Millions of viewers got to see Beyonce do her thing on the big stage at yesterday’s Super Bowl halftime show last night. But the halftime show wasn’t always a showcase for solo-artists with attitude. Once upon a time, halftime at the Super Bowl meant one thing and one thing alone: Up With People.
Sarah Henry, chief curator at the Museum of the City of New York, wraps up the Activism NY Facebook project from the MCNY and the BLS, and hears from listeners about New York City's activist past. New York Times Magazine contributor Jonathan Mahler, author of the article "Oakland: the Last Refuge of Radical America," discusses Oakland as a center of activism.
Penn State football coach Joe Paterno was fired by the college's Board of Trustees Wednesday over a sex abuse scandal involving a former assistant coach. Thousands of students reacted violently, rampaging through downtown State College. President Graham Spanier was also removed as the university tries to stanch the bleeding over allegations that former assistant coach Jerry Sandusky sexually abused eight boys over 15 years.
While President Obama has received much criticism for failing to close the Guantánamo Bay prison camp in the first year of his presidency, new classified documents released by WikiLeaks reveal the attempted dealings between the administration and other governments to try and move detainees out of the detention center. In an article in The New York Times, reporter Charlie Savage details attempted deals with Saudi Arabia, Yemen, Lithuania and Albania, among other countries.
Currently 174 inmates remain at the facility: a third of them are from Yemen.
George Steinbrenner reigned as the owner of the New York Yankees for 38 years. In that time his team won seven World Series Championships, 11 American League pennants, 16 AL-East titles. But Steinbrenner was also suspended from baseball twice, one time for life. In 1990, "The Boss" was banned for life for paying a small-time gambler who was paid $40,000 to dig up some dirt on hall-of-famer, Dave Winfield. Steinbrenner was reinstated in 1993, and went to win five more championships.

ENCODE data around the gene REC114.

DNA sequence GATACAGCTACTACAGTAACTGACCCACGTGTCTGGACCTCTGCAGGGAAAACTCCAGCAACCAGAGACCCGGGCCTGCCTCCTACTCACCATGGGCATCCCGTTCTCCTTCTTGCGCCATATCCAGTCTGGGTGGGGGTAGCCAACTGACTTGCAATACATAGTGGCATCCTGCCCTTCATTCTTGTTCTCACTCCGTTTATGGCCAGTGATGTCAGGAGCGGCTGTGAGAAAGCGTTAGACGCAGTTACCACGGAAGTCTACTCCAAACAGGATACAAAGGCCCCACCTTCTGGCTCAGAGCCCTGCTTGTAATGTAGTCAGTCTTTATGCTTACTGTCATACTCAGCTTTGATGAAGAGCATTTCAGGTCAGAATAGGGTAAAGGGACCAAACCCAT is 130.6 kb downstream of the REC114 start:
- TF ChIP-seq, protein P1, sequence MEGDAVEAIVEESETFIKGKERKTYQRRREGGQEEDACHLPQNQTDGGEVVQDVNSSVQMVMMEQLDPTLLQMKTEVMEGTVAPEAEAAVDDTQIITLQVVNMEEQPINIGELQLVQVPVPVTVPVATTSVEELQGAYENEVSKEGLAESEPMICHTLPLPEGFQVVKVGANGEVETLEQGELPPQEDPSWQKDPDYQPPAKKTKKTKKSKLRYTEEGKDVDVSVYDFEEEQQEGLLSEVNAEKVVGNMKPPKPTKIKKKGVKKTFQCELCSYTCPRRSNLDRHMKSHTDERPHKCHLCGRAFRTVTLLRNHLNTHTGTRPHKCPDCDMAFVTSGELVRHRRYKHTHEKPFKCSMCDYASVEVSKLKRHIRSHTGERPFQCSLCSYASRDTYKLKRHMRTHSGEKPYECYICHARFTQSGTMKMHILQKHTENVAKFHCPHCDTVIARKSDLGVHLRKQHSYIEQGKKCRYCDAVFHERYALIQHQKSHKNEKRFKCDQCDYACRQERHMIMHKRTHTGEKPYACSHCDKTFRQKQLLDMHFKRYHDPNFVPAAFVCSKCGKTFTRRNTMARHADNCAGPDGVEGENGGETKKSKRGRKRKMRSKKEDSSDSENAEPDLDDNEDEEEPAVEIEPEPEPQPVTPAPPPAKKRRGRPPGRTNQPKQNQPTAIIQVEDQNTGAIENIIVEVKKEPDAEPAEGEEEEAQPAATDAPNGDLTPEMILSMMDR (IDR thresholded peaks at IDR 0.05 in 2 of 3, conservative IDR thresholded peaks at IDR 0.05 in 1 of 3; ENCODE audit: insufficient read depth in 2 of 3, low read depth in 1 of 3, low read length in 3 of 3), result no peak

Khalid Sheikh Mohammed, the self-described mastermind of the Sept. 11 attacks, and four other men accused in the plot will be prosecuted in federal court in New York City, a federal law enforcement official said earlier today.
Joining us to discuss the implications of this announcement on the president's promise to close Guantánamo Bay is Jonathan Mahler, contributing writer for The New York Times Magazine and author of the book "The Challenge: How a Maverick Navy Officer and a Young Law Professor Risked Their Careers to Defend the Constitution — and Won."
The first detainee from Guantanamo Bay prison to face civilian trial in the U.S. pleaded "not guilty" in a New York court on Tuesday. Ahmed Ghailani is charged with helping to coordinate the bombing of U.S. embassies in Kenya and Tanzania. The transfer and trial of this detainee is viewed as an important step in the Obama administration’s plan to close Guantanamo Bay. The Takeaway talks to Jonathan Mahler author of The Challenge: Hamdan v. Rumsfeld and the Fight over Presidential Power about what this first trial means for the nation and the detainees.